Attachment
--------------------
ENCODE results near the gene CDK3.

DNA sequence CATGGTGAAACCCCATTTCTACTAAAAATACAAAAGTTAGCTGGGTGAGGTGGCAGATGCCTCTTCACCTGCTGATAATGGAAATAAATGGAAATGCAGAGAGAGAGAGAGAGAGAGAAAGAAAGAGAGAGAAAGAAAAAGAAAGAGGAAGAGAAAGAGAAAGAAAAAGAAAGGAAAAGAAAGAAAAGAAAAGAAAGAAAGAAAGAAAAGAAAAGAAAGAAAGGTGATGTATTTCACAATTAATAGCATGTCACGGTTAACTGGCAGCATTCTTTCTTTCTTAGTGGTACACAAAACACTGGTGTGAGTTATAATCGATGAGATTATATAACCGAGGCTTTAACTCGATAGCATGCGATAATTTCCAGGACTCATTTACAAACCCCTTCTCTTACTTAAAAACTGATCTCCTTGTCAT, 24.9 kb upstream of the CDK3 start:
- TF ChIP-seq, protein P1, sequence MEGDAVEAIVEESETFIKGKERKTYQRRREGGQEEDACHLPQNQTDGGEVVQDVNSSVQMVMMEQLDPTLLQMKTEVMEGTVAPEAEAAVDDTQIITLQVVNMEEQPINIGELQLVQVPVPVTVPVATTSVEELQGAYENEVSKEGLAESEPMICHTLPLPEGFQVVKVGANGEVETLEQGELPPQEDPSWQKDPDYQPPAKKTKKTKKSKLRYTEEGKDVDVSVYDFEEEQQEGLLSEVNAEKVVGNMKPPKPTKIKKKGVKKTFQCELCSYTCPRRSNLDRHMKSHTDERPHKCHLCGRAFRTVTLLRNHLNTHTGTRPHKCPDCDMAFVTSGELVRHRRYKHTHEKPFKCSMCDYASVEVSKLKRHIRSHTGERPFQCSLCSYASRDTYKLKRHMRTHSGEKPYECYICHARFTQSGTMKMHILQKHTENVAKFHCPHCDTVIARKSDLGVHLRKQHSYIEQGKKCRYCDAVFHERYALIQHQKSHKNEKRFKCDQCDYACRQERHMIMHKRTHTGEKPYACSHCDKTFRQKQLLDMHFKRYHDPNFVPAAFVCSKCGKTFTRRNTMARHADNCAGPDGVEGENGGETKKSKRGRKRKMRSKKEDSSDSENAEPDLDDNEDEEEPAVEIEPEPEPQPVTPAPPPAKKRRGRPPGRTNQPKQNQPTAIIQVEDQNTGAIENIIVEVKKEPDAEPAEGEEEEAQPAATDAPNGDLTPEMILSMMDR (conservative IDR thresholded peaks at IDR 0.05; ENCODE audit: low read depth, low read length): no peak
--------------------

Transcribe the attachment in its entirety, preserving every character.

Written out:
ENCODE results near the gene CDK3.

DNA sequence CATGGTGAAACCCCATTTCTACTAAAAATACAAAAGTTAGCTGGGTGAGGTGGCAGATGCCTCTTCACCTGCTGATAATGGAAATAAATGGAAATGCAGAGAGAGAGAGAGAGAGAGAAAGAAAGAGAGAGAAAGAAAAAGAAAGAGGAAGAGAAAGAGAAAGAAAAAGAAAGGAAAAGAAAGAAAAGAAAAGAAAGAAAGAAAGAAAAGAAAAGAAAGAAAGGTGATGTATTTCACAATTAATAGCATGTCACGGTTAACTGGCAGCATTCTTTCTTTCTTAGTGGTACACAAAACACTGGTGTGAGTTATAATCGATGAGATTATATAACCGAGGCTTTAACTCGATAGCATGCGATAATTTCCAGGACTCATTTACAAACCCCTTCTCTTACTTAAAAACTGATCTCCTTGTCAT, 24.9 kb upstream of the CDK3 start:
- TF ChIP-seq, protein P1, sequence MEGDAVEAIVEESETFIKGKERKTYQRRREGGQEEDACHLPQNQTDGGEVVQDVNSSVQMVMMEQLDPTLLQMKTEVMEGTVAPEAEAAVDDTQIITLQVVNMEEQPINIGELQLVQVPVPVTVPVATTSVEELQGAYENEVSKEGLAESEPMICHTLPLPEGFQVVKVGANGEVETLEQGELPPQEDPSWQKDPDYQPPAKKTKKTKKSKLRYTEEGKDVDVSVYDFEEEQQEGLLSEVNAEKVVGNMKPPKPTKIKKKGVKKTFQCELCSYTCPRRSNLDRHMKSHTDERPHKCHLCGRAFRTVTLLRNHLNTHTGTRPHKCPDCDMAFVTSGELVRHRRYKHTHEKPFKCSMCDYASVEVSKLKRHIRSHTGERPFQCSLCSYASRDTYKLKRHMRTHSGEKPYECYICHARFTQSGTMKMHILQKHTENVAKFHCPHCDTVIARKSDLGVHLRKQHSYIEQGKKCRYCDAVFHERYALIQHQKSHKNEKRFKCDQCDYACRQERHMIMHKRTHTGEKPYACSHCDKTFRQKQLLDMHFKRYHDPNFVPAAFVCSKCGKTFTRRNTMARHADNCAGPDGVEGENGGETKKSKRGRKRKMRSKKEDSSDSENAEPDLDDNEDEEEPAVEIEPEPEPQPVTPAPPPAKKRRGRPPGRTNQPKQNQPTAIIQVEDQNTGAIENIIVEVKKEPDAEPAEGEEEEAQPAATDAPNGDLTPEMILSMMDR (conservative IDR thresholded peaks at IDR 0.05; ENCODE audit: low read depth, low read length): no peak